A fishing boat washed ashore in Iceland.

Commercial fishing is one of the biggest industries in Iceland, exceeded only now by the service sector due to the nation’s explosion of tourism. The centuries-old agricultural sector and new booming enterprises such as manufacturing and software production still trail behind it.

Though only 5% of the workforce is directly employed in fisheries, an extra 15% relies on them to remain relevant. 40% of all Icelandic exports are fish, and the economy is still very resource-reliant.

It is largely because of their reliance on this industry that Iceland has refused to join the European Union, and why public opinion has held against it as an institution. Iceland is part of the EEA, allowing for free trade and movement, but the people have been very resistant to the idea of handing over their fishing policies and quotas over to Brussels.

The Snaefellsnes Peninsula was once a hub for fishermen.

As Icelandic commercial fishing is sustainable (though has, of course, encountered serious environmental issues along the way), they have never respected the rights of other governments to regulate this for them. They have very much played by their own rules, the boldness of which inspired three ‘wars’ with the United Kingdom.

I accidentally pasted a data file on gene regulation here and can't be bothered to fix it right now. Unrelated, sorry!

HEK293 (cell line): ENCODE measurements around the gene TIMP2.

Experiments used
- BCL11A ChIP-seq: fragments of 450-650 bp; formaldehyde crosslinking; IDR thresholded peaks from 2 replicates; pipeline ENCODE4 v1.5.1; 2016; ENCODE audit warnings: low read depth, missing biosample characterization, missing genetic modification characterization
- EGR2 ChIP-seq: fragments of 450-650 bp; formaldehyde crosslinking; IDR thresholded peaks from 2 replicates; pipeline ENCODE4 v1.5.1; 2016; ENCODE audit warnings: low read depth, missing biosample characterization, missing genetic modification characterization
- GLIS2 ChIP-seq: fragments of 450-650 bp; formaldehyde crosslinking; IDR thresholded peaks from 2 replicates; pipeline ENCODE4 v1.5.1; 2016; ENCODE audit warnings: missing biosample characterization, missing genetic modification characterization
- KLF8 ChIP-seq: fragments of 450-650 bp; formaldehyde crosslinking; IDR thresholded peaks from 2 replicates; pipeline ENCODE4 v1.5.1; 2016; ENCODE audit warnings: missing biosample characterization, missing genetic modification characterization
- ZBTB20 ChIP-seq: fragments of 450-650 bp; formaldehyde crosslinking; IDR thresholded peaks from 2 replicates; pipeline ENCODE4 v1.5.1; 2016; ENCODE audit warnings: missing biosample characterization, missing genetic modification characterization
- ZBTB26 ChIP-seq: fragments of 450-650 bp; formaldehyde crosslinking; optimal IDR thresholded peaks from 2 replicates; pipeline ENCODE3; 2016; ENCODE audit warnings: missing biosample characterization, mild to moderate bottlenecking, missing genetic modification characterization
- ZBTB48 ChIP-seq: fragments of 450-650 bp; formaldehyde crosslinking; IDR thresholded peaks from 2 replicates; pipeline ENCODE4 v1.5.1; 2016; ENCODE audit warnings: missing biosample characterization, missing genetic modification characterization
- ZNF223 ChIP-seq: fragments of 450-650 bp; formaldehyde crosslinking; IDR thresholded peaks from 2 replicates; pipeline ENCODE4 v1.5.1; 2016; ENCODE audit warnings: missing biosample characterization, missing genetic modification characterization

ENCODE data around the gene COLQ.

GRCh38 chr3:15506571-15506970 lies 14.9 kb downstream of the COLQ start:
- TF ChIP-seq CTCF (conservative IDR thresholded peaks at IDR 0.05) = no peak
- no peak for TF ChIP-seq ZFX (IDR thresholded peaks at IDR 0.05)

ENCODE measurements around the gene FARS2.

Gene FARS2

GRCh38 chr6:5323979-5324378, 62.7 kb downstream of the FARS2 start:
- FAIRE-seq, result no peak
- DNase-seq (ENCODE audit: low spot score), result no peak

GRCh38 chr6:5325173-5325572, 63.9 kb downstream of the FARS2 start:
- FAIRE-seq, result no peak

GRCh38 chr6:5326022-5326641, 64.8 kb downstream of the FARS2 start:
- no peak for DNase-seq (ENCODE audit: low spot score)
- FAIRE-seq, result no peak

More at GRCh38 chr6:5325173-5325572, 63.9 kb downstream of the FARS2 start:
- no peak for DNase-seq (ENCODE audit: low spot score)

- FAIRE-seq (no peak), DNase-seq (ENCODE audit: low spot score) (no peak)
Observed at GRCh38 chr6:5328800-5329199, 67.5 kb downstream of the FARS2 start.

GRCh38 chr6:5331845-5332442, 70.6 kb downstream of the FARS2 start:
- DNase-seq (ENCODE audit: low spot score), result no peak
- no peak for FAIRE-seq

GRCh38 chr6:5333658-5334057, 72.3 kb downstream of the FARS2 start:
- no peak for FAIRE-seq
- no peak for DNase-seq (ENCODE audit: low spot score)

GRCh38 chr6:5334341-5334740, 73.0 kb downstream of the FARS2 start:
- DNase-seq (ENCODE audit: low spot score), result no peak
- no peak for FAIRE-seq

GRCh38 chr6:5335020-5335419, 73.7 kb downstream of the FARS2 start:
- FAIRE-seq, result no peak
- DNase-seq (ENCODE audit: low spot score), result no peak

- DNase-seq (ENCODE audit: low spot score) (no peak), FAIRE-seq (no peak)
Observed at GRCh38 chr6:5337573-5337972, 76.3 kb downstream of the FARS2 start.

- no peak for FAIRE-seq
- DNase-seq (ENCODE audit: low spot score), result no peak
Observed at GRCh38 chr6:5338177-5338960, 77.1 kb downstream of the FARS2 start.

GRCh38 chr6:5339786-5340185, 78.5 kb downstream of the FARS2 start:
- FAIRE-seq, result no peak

While they had no casualties other than a few broken bones, the Cod Wars were a significant strain on North European relations from the 1950s to the 1970s. Icelanders started the conflict by extending their exclusive fishing grounds from three nautical miles to four, then twelve, then fifty, and finally to two hundred in 1976. Since 1982 the United Nations standard has been 200 nautical mile exclusive economic zone.